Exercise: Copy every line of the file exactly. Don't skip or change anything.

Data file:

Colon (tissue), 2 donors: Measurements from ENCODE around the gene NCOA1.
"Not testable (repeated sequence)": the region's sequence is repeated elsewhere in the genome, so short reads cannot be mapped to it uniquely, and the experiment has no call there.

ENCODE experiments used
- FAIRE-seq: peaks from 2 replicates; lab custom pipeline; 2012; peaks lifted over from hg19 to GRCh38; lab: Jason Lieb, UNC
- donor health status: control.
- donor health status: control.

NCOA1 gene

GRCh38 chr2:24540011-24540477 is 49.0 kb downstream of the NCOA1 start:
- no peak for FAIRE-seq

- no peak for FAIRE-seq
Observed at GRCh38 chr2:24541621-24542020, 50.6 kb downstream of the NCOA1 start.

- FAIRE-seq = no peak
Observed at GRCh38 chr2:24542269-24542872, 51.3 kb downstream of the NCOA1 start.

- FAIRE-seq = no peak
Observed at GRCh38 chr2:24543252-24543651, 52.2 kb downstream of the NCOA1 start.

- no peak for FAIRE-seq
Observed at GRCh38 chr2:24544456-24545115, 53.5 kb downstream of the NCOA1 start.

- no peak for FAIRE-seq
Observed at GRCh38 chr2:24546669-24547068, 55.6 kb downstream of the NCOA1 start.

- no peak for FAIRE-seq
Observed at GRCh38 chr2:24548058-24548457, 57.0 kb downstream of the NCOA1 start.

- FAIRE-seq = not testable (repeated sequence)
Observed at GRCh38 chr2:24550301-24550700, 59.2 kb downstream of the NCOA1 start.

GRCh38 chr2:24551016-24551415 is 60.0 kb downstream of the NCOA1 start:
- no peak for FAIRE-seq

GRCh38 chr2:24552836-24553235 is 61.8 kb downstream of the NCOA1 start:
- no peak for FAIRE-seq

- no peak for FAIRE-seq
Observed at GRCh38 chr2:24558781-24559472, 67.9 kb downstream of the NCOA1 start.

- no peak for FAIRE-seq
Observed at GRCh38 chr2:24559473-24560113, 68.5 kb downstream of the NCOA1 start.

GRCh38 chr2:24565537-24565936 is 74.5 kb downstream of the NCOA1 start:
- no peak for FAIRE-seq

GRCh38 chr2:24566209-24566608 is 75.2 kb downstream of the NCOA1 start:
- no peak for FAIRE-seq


Colon (tissue), 2 donors: Measurements from ENCODE around the gene NCOA1.
"Not testable (repeated sequence)": the region's sequence is repeated elsewhere in the genome, so short reads cannot be mapped to it uniquely, and the experiment has no call there.

ENCODE experiments used
- FAIRE-seq: peaks from 2 replicates; lab custom pipeline; 2012; peaks lifted over from hg19 to GRCh38; lab: Jason Lieb, UNC
- donor health status: control.
- donor health status: control.

NCOA1 gene

GRCh38 chr2:24540011-24540477 is 49.0 kb downstream of the NCOA1 start:
- no peak for FAIRE-seq

- no peak for FAIRE-seq
Observed at GRCh38 chr2:24541621-24542020, 50.6 kb downstream of the NCOA1 start.

- FAIRE-seq = no peak
Observed at GRCh38 chr2:24542269-24542872, 51.3 kb downstream of the NCOA1 start.

- FAIRE-seq = no peak
Observed at GRCh38 chr2:24543252-24543651, 52.2 kb downstream of the NCOA1 start.

- no peak for FAIRE-seq
Observed at GRCh38 chr2:24544456-24545115, 53.5 kb downstream of the NCOA1 start.

- no peak for FAIRE-seq
Observed at GRCh38 chr2:24546669-24547068, 55.6 kb downstream of the NCOA1 start.

- no peak for FAIRE-seq
Observed at GRCh38 chr2:24548058-24548457, 57.0 kb downstream of the NCOA1 start.

- FAIRE-seq = not testable (repeated sequence)
Observed at GRCh38 chr2:24550301-24550700, 59.2 kb downstream of the NCOA1 start.

GRCh38 chr2:24551016-24551415 is 60.0 kb downstream of the NCOA1 start:
- no peak for FAIRE-seq

GRCh38 chr2:24552836-24553235 is 61.8 kb downstream of the NCOA1 start:
- no peak for FAIRE-seq

- no peak for FAIRE-seq
Observed at GRCh38 chr2:24558781-24559472, 67.9 kb downstream of the NCOA1 start.

- no peak for FAIRE-seq
Observed at GRCh38 chr2:24559473-24560113, 68.5 kb downstream of the NCOA1 start.

GRCh38 chr2:24565537-24565936 is 74.5 kb downstream of the NCOA1 start:
- no peak for FAIRE-seq

GRCh38 chr2:24566209-24566608 is 75.2 kb downstream of the NCOA1 start:
- no peak for FAIRE-seq